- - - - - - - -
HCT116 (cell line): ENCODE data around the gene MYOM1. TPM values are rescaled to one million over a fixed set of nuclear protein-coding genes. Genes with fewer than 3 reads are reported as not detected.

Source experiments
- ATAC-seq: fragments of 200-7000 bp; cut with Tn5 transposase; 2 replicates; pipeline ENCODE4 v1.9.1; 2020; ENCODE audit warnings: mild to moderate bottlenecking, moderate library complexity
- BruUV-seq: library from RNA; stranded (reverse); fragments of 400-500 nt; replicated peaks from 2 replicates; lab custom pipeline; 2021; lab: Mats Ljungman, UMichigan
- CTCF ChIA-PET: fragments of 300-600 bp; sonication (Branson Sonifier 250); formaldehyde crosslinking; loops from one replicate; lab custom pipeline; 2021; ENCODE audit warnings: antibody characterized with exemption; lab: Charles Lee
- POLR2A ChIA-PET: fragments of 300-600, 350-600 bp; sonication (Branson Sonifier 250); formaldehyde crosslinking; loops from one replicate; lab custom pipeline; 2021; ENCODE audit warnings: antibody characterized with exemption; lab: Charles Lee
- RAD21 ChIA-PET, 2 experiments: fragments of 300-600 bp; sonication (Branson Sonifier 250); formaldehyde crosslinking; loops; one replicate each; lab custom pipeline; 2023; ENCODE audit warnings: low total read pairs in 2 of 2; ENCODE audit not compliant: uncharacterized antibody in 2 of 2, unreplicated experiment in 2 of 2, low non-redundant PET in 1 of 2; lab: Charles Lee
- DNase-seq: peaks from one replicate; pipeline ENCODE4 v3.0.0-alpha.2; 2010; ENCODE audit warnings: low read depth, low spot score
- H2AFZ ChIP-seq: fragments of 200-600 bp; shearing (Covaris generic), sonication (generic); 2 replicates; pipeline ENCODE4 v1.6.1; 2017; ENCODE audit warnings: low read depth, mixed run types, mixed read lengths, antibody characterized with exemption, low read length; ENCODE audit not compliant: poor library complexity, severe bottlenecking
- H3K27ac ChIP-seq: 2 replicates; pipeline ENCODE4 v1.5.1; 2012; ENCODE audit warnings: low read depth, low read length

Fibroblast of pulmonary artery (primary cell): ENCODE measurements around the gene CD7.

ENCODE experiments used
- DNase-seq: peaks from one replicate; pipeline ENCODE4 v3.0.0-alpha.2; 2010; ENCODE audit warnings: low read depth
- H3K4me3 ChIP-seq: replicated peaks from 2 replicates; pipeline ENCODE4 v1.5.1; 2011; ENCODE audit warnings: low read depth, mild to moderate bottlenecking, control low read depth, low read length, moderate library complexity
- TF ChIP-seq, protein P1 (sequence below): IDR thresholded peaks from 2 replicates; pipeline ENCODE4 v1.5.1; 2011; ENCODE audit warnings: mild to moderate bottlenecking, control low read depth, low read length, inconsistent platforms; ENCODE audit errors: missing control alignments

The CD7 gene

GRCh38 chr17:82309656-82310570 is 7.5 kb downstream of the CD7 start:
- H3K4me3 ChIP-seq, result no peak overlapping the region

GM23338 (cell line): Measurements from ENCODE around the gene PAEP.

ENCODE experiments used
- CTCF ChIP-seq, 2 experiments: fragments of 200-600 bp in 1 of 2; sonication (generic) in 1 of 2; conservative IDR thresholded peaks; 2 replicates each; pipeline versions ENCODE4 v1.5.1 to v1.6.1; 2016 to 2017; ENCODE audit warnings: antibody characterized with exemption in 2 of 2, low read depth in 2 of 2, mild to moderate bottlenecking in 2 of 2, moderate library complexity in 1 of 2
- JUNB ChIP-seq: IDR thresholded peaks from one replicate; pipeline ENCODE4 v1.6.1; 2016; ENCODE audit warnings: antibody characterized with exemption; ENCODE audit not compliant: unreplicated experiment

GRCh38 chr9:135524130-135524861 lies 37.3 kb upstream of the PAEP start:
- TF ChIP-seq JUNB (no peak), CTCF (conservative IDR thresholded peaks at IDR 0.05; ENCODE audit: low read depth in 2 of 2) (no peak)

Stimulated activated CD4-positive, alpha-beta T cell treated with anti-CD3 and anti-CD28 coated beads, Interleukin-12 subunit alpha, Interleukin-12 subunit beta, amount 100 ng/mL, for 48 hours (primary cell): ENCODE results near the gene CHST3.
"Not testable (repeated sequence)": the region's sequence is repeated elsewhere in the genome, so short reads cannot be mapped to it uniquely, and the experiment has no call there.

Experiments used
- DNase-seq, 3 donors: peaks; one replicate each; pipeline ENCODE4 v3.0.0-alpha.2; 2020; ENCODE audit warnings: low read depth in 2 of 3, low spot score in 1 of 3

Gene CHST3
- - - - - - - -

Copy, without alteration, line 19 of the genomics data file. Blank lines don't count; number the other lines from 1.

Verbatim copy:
GM23338 (cell line): Measurements from ENCODE around the gene PAEP.